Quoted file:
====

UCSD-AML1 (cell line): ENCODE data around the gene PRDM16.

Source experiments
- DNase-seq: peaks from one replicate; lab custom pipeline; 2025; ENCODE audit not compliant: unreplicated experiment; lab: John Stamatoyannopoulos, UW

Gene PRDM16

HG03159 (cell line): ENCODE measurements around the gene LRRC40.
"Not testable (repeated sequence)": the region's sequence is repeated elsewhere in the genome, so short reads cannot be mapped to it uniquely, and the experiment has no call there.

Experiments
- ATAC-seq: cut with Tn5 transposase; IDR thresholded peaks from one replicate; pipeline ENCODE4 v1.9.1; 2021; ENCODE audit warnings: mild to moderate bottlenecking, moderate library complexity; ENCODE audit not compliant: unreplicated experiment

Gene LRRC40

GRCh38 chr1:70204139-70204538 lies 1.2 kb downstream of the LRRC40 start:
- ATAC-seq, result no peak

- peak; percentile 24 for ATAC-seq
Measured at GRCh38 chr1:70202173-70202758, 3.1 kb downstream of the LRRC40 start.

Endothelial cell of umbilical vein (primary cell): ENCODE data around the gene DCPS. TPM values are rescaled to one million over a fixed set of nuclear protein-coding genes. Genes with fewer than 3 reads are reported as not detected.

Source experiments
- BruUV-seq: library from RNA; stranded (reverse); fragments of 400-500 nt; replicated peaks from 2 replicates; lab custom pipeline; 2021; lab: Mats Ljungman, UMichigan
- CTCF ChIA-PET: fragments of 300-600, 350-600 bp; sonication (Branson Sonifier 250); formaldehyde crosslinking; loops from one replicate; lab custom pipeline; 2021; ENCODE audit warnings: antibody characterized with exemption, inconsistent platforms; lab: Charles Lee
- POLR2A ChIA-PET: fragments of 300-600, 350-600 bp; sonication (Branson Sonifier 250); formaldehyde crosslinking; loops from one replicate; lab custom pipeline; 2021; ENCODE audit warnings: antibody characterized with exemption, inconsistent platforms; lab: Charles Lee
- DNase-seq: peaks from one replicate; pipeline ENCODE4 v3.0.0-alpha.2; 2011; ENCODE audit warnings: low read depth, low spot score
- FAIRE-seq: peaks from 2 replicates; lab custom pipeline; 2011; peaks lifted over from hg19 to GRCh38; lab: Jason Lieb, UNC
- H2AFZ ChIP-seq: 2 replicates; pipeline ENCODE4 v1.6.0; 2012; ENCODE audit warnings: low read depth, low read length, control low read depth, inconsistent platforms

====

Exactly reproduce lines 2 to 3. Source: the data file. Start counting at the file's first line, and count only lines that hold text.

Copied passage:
Source experiments
- DNase-seq: peaks from one replicate; lab custom pipeline; 2025; ENCODE audit not compliant: unreplicated experiment; lab: John Stamatoyannopoulos, UW